2.3. Extracting Information

Two researchers independently extracted the following information: author’s first name, year of publication, study design, country of origin of the study population, sample size, mean age and age range of participants, status of sexual function (with and without sexual dysfunction), relationship status (having spouse, partner, or having both spouse and partner), fertility status, measuring tool of sexual dysfunction, quality assessment of papers, and the correlation coefficient among the main concepts in each study. Any disagreements were resolved by reaching a consensus among the members of the research team during the selection procedure.

2.4. Quality Evaluation

The quality of studies included in this meta-analysis was examined by the qualitative assessment tool of descriptive studies (27). For this purpose, the articles showing less than half of the criteria were excluded; those having 50 to 75% of the criteria were placed in Group B and those that gained more than 75% of relevant standards were placed in Group A.

2.5. Statistical Analysis

Because of the presence of heterogeneity across selected studies for meta-analysis, a statistical analysis was carried out using the random-effects model. Heterogeneity was investigated using Cochran’s Q statistic and quantified using I2 index. Additionally, subgroup analysis was conducted in order to determine the real heterogeneity in the studies and their possible association with the research covariates such as year of publication, sexual communication manner (spouse or partner), and fertility status of articles.

Funnel plots and Egger’s regression intercept were used to evaluate the presence of publication bias in the literature and its magnitude (28). Statistical analysis was performed with Comprehensive Meta-Analysis software (version 3).

3. Results

Figure 1 shows the flow diagram of selected studies in this meta-analysis. By performing a comprehensive search using the search strategies in the databases, 14,415 studies were retrieved. After excluding duplicates, 14,310 studies remained. Of these, 14,196 studies were excluded from the study in initial screening of titles and abstracts because of unrelated topic or lack of access to full-text of articles. The full text of remaining 114 articles was examined in detail, and 105 of these articles were excluded at this stage (studies with duplicated publication, review articles, letters to the editor, and case studies). At the end, 9 studies that had examined the correlation between body mass index and sexual dysfunction on 1,693 female participants were included in the meta-analysis (14, 19-22, 24-26, 29). Overall, the meta-analysis was conducted with 9 studies. The baseline characteristics of the selected studies are shown in Table 1.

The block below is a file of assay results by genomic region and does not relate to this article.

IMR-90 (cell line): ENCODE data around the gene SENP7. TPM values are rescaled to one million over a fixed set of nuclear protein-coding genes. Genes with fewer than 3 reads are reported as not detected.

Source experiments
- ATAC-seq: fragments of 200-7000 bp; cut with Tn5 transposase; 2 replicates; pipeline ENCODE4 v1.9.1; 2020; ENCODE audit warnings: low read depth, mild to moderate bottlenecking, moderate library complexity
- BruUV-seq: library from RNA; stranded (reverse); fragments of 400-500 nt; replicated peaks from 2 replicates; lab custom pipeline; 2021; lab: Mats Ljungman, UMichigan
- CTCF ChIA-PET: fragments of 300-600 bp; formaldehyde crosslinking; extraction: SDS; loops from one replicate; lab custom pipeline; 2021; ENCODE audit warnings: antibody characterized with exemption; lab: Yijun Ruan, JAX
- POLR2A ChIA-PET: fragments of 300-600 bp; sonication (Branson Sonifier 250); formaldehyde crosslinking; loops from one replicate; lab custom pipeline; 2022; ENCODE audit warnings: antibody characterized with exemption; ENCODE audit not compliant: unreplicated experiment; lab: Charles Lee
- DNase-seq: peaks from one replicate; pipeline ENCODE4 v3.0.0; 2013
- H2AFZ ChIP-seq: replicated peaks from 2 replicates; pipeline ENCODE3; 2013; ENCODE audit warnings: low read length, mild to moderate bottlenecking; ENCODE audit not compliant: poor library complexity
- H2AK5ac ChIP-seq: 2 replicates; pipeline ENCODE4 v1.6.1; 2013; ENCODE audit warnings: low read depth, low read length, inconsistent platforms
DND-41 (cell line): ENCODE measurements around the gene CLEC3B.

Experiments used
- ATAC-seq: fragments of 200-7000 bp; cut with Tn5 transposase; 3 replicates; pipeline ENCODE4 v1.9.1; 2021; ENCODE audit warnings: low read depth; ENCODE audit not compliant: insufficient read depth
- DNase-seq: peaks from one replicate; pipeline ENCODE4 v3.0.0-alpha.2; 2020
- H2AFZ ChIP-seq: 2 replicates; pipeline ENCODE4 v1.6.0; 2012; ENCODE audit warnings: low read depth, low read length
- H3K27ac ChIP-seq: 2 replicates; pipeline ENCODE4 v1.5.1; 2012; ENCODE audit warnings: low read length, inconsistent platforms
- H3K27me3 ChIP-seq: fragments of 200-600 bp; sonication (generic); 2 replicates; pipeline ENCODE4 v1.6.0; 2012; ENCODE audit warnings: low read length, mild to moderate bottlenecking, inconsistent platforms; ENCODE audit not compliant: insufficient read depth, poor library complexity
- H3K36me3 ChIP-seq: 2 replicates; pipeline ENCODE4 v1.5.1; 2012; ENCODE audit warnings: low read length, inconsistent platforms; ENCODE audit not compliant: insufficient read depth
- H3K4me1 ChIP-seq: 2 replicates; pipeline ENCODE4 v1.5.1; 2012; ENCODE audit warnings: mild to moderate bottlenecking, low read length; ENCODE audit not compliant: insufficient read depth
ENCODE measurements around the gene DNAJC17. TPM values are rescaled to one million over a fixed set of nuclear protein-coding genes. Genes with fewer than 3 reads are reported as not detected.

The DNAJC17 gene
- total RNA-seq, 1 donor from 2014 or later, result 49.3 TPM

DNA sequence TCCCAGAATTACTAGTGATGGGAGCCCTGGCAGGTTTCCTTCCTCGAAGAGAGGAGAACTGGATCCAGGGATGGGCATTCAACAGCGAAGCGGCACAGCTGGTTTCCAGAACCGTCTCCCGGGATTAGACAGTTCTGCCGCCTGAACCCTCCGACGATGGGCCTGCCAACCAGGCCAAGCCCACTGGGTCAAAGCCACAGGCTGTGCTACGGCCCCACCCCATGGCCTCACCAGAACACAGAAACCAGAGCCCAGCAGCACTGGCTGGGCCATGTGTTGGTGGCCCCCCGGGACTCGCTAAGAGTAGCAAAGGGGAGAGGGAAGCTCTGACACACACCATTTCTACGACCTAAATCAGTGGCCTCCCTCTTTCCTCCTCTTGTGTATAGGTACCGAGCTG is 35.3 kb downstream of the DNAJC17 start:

Figure 1. Flow Diagram of the Study Selection Process
Table 1. Characteristics of Included Studies
First authorStudy DesignYearCountrySample SizeMean AgeAge RangeSexual Communication MannerFertility StatusFSFI
Abidin et al.Cross-sectional2016Malaysia20439NASpousePremenopausal
Amirkhani et al.Cross-sectional2014Iran38428.615 - 45SpousePremenopausalFSFI
Assimakupo- los et al.Case control2006Greece6035.718 - 56Spouse and partnerPremenopausalFSFI
ErbilCase control2013Turkey19330.7018 - 50SpousePremenopausalFSFI
Esposito et al. 2Case control2007Italy5242.3NAPartnerPre- or postmenopausalFSFI
Faridi et al.Cross-sectional2013Iran33030.0815 - 45SpousePremenopausalFSFI
Mozafari et al.Case control2015Iran6432.818 - 50SpousePremenopausalFSFI
Satinsky et al.NA2012USA24729.7618 - 58NAPremenopausalFSFI
Weaver et al.Case control2006Canada15920.64NASpouse and partnerPremenopausalSFQ

Abbreviations: FSFI, Female Sexual Function Index; MVFSFI, Malay Version of the Female Sexual Function Index; NA, Not available; SFQ, Sexual Functioning Questionnaire.

Figure 2 shows Forest plot of body mass index and sexual dysfunction correlation in participants of the included studies. Of the 9 articles studied in the meta-analysis, a weak and inverse relationship was reported between body mass index and sexual dysfunction (14, 20) in two studies, and a strong relationship was found in two other studies (24, 26). However in five cases, no relationship was reported between these concepts (19, 21-23, 25). In general, the pooled results of this study showed a weak and inverse relationship (Pooled Correlation = -0.222; 95% CI -0.362 - 0.073) between body mass index and sexual dysfunction in women (Figure 2).

Figure 2. Forest Plot of Correlation Between BMI and Sexual Function in Women Based on Random Effects Model

Cochran Q index also indicated the heterogeneity of 73.574 (P < 0.001) among the studies included into the meta-analysis. I2 index showed high real heterogeneity in these studies, as well (I2 = 89.12%).

In subgroup analysis by the year of articles published (when analysis was limited to two groups of studies after 2010 and studies before 2010), the pooled results were -0.152; 95% CI, -0.297 - 0.000 and -0.374; 95% CI -0.713 - 0.108, respectively (Figure 3).

Figure 3. Forest Plot of Body Mass Index and Sexual Dysfunction Correlation in Women According to Years of Publication of Studies